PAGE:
Although probably not technically correct, in common usage we'd say "I'm not making pasta now". At least in the UK we'd say that and understand "making" to mean "cooking".
Well, we've added "make" to "cooking soup", so I guess it works here as well. Added.
If it was explicitly put in the sentence, you have to translate it.
Besides, it could potentially be Present Continuous in the future meaning. Like "On Friday I am cooking pasta".
Maybe in the right context.
The distinction between present continuous and its counterpart (I can't think of a name for it) is not so precise in English. For example, we say, "I cook pasta" but we say "I do not cook pasta" instead of "I not cook pasta" even though "I do cook pasta" has a different meaning.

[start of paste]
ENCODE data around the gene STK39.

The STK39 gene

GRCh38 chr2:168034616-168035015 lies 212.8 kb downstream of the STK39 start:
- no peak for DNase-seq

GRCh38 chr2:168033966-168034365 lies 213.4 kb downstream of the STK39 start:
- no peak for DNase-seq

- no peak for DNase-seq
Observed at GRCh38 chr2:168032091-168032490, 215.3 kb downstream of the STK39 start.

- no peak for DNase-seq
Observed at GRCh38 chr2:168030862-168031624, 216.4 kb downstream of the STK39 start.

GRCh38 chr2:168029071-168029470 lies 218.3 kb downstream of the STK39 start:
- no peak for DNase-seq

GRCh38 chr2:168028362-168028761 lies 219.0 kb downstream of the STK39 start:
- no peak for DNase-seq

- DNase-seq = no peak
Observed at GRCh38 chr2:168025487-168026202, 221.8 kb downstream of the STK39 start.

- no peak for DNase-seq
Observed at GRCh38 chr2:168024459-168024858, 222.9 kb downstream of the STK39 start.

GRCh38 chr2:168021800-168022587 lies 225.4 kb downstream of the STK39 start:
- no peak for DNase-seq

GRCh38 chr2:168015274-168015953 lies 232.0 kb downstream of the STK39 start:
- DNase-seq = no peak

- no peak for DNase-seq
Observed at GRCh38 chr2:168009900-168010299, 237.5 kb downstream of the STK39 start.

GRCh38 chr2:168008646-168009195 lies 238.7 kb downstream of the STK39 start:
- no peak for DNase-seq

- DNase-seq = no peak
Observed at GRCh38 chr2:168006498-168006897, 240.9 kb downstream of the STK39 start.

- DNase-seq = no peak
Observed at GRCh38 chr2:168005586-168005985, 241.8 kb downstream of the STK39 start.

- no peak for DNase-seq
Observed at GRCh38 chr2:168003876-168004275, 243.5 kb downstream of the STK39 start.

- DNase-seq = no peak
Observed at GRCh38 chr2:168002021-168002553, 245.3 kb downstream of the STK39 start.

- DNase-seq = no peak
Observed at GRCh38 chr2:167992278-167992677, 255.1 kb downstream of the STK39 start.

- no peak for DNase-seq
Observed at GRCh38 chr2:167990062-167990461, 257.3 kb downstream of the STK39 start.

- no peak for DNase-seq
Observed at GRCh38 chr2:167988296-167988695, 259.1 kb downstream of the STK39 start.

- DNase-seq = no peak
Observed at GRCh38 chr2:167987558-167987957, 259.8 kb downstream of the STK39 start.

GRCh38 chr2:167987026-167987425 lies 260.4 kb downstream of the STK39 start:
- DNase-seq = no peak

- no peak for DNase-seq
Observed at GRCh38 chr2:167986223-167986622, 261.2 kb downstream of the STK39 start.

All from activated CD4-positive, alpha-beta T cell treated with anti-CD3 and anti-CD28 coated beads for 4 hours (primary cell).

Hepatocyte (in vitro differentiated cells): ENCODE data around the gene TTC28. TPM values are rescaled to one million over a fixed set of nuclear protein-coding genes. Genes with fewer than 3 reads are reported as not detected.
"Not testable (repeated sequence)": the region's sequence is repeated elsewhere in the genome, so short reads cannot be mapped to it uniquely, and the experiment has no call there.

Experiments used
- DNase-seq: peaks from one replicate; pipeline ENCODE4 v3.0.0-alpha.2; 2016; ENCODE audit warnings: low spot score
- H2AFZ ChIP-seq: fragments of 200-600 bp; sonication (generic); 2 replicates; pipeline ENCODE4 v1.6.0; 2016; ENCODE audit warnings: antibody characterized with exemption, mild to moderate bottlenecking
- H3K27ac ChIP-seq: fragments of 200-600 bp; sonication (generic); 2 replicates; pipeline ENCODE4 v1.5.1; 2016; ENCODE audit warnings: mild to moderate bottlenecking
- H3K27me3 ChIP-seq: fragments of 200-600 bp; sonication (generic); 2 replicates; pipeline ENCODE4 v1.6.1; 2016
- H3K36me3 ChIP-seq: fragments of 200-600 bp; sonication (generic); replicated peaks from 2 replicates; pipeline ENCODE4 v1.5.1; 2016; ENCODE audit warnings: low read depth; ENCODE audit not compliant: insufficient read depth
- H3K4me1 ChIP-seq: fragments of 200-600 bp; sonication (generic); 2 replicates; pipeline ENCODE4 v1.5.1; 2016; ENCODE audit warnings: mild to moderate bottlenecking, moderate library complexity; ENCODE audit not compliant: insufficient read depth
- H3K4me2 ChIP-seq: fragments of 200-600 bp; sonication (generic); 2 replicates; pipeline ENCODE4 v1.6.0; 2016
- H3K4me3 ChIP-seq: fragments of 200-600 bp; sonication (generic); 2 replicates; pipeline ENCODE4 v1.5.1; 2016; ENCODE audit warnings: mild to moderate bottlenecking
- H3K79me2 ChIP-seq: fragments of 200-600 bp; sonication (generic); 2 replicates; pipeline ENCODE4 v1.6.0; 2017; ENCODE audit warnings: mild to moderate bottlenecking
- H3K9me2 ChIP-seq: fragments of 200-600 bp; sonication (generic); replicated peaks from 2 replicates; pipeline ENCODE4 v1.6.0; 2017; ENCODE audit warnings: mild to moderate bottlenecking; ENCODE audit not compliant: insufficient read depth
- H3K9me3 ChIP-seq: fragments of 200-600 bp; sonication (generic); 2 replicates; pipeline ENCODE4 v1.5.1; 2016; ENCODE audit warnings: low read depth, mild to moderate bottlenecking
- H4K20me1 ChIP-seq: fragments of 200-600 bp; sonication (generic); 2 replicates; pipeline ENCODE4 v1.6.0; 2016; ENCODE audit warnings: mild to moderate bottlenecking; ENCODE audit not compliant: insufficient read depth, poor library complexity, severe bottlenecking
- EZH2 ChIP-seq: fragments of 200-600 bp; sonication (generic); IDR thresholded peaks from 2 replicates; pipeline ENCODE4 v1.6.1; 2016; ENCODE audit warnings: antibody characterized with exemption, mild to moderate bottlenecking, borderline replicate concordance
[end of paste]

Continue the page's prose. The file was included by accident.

"I am not now cooking pasta" was rejected. any reason for that? I am a native American English speaker and it sounds perfectly normal to me.